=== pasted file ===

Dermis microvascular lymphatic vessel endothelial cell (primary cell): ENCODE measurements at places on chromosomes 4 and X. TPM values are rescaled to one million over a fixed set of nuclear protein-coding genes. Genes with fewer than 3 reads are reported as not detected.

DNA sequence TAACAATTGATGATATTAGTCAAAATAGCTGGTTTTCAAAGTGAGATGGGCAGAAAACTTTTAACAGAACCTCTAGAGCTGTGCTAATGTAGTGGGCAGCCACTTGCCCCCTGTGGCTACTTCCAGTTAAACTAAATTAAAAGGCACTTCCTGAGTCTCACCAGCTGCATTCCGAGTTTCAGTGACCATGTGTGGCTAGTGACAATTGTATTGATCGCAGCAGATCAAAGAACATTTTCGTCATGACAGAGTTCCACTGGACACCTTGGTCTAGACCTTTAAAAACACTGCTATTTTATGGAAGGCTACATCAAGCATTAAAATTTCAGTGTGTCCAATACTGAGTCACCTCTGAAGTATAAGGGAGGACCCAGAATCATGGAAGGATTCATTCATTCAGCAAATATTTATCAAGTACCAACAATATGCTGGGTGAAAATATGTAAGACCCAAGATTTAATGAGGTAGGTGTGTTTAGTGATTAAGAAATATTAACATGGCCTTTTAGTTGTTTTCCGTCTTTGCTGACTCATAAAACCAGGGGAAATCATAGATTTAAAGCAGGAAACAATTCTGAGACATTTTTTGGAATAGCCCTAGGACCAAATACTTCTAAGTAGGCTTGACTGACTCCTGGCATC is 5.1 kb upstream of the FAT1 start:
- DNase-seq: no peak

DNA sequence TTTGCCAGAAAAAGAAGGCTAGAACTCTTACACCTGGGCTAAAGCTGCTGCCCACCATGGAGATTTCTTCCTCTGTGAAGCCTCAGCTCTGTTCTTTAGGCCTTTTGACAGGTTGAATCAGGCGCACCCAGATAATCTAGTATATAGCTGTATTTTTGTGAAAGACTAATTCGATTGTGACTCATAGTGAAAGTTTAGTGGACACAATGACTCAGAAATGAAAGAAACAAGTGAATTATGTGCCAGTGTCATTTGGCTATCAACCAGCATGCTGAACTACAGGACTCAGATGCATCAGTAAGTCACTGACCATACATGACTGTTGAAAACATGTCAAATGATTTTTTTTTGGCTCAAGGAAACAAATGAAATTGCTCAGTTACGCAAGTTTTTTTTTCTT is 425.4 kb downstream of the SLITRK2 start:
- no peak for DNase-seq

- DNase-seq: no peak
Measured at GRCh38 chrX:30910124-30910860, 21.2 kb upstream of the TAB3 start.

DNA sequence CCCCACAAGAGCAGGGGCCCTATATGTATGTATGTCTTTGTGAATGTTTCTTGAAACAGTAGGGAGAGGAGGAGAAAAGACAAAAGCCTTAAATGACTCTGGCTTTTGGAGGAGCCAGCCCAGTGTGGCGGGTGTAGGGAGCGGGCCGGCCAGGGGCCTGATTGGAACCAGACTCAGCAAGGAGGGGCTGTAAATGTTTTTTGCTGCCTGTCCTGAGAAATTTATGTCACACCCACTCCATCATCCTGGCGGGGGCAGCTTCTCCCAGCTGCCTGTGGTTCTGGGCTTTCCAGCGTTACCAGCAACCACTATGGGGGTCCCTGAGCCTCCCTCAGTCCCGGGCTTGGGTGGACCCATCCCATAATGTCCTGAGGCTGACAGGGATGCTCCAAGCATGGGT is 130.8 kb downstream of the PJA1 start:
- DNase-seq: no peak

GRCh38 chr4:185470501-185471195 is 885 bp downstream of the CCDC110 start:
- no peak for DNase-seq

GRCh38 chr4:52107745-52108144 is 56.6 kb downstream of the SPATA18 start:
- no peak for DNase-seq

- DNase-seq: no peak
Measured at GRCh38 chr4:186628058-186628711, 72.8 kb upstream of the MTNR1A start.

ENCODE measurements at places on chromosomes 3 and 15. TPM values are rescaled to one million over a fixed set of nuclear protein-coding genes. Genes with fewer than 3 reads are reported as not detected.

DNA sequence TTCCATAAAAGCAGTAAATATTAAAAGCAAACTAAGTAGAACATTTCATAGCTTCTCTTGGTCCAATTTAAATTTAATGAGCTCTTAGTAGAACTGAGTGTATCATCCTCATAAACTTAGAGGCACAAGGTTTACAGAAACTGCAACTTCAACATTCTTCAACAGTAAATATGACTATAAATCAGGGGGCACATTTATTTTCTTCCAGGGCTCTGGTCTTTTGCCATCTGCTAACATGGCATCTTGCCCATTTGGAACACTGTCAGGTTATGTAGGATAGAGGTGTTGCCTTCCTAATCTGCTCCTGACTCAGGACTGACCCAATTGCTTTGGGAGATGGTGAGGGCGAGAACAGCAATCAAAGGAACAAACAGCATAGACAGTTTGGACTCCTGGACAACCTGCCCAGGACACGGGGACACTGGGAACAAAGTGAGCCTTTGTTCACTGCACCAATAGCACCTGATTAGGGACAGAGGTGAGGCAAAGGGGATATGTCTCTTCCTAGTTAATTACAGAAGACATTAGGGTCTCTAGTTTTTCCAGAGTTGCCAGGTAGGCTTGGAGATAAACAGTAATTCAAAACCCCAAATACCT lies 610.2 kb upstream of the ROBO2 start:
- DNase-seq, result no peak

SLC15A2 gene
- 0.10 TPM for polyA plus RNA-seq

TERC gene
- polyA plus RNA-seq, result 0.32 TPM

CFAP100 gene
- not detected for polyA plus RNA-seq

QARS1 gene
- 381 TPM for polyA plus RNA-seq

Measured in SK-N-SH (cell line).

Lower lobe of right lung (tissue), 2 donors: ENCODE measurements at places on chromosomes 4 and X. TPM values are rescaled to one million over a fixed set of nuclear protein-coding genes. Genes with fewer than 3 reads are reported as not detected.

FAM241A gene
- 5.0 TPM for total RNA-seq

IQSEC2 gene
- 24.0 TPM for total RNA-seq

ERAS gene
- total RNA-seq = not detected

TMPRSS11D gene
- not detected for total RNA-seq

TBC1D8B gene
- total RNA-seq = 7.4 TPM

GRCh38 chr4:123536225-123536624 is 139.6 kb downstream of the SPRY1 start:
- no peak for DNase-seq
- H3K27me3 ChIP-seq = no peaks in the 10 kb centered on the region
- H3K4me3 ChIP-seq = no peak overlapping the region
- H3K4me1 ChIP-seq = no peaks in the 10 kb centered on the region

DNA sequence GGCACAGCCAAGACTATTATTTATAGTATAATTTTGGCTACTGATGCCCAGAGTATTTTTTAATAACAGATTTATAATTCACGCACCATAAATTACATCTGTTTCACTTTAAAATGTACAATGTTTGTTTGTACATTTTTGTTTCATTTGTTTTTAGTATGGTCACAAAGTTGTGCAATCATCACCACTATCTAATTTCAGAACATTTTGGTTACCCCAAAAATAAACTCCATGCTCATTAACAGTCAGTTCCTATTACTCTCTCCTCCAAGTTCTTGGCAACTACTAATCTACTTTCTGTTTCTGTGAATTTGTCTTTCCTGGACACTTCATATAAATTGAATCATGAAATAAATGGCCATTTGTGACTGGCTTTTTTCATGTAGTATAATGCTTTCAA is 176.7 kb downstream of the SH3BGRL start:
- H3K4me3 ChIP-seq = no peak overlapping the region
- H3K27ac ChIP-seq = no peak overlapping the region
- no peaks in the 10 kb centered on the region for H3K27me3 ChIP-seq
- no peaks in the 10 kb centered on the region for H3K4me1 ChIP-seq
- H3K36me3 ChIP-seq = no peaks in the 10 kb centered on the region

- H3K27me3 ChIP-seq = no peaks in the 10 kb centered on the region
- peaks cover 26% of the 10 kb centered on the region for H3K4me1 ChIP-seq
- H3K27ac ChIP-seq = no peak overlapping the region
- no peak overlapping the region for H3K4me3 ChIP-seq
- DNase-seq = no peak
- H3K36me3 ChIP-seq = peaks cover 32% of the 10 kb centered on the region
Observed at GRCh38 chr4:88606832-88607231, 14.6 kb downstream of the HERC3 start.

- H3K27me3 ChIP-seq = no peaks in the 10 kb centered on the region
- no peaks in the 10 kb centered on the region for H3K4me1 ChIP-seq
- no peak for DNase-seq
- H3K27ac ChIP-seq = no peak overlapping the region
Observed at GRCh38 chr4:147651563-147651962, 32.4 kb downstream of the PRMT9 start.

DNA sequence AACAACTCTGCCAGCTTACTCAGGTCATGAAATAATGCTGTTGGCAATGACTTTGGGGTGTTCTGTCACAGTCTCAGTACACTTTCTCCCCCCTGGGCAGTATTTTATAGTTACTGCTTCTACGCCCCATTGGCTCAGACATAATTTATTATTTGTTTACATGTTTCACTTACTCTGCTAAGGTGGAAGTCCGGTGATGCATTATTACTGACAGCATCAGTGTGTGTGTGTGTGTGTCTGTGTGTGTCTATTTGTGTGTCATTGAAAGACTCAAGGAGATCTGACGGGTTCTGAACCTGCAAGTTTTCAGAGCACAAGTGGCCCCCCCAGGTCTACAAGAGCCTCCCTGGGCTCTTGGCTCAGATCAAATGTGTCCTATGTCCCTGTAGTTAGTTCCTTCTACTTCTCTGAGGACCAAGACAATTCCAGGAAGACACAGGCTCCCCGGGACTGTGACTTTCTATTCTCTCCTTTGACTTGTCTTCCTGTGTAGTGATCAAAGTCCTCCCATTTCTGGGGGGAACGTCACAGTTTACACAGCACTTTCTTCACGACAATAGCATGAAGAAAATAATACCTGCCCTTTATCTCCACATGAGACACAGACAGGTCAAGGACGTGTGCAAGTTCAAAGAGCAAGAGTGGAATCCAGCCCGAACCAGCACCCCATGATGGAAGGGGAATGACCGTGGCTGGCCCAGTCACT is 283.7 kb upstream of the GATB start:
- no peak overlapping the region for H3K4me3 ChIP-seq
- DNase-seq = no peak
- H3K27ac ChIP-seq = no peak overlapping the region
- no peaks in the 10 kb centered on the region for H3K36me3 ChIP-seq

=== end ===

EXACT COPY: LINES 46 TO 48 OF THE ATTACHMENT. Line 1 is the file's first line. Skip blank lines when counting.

- H3K27ac ChIP-seq = no peak overlapping the region
- no peaks in the 10 kb centered on the region for H3K27me3 ChIP-seq
- no peaks in the 10 kb centered on the region for H3K4me1 ChIP-seq